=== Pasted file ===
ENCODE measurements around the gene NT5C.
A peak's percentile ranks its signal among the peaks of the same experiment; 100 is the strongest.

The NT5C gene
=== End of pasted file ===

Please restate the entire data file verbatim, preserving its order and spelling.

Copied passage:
ENCODE measurements around the gene NT5C.
A peak's percentile ranks its signal among the peaks of the same experiment; 100 is the strongest.

The NT5C gene